New York’s subways and buses serve more riders each day than the twenty next largest U.S. transit systems combined. However, the city’s outer boroughs are plagued with long distances, infrequent service, and complex routes that make it nearly impossible for a large percentage of residents to reach good-paying jobs and fundamental education. More than 750,000 New Yorkers commute over an hour each way to work, two-thirds to jobs that earn less than $35,000. Outer borough residents need something more when it comes to how they get around.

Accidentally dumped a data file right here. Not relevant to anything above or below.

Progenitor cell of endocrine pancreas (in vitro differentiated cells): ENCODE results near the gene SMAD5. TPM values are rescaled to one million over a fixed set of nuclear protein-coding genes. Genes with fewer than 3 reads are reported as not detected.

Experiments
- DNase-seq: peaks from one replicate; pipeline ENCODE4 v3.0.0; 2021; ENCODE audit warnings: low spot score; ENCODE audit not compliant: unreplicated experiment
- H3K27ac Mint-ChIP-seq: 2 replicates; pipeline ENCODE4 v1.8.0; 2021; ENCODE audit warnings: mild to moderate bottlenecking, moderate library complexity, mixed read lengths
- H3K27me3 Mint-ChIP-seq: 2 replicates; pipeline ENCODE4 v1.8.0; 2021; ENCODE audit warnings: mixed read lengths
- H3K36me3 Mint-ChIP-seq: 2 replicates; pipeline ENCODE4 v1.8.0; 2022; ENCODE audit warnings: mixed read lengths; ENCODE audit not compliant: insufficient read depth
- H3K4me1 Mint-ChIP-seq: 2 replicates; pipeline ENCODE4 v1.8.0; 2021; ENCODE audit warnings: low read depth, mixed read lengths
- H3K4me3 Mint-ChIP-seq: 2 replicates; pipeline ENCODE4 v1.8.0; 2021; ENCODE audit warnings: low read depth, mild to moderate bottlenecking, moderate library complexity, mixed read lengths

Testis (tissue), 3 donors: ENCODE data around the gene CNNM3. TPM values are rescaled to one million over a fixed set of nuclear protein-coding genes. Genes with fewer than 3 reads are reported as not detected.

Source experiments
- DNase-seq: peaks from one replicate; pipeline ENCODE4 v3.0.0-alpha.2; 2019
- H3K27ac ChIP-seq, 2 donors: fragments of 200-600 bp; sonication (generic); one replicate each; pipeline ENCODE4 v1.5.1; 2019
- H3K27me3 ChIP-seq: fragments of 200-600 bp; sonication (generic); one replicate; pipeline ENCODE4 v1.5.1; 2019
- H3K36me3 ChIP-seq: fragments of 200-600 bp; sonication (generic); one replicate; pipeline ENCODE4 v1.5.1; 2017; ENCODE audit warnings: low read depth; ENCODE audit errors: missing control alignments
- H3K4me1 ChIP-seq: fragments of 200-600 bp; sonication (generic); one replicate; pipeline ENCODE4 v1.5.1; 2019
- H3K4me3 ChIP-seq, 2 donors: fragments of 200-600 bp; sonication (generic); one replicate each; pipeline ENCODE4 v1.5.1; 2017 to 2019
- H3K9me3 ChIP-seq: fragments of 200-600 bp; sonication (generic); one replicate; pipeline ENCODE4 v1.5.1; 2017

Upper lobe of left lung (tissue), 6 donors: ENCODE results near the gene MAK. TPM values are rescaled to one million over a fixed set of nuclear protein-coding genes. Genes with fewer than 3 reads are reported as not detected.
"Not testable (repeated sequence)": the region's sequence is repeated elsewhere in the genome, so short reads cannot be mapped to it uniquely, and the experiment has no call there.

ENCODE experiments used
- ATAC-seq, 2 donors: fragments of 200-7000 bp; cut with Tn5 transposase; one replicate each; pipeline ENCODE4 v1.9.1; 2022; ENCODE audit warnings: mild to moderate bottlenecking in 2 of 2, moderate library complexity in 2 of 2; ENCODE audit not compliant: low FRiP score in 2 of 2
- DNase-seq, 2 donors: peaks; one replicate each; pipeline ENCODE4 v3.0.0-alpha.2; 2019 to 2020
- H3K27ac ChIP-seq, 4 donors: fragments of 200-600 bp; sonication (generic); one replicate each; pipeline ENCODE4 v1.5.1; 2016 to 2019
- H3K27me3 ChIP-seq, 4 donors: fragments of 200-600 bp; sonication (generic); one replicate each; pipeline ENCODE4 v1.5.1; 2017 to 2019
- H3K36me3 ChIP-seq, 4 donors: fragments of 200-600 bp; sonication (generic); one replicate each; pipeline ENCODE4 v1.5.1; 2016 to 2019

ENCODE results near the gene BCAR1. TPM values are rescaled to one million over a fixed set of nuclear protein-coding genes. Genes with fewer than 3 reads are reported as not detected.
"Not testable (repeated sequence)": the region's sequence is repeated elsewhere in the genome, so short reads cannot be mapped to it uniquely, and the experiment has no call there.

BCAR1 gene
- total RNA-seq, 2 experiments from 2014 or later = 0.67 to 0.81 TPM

The Rockefeller Foundation and the Pratt Center for Community Development have coalesced around a transit solution called Bus Rapid Transit (BRT)—a high-performance system that combines the permanence, speed, and reliability of rail, with the flexibility of buses, at a fraction of the cost of a subway system. In the Foundation and Pratt’s new report released today, Mobility and Equity for New York’s Transit-Starved Neighborhoods: The Case for Full-Featured Bus Rapid Transit, BRT is discussed as an affordable, reliable, and practical way of getting outer borough residents from point A to point B.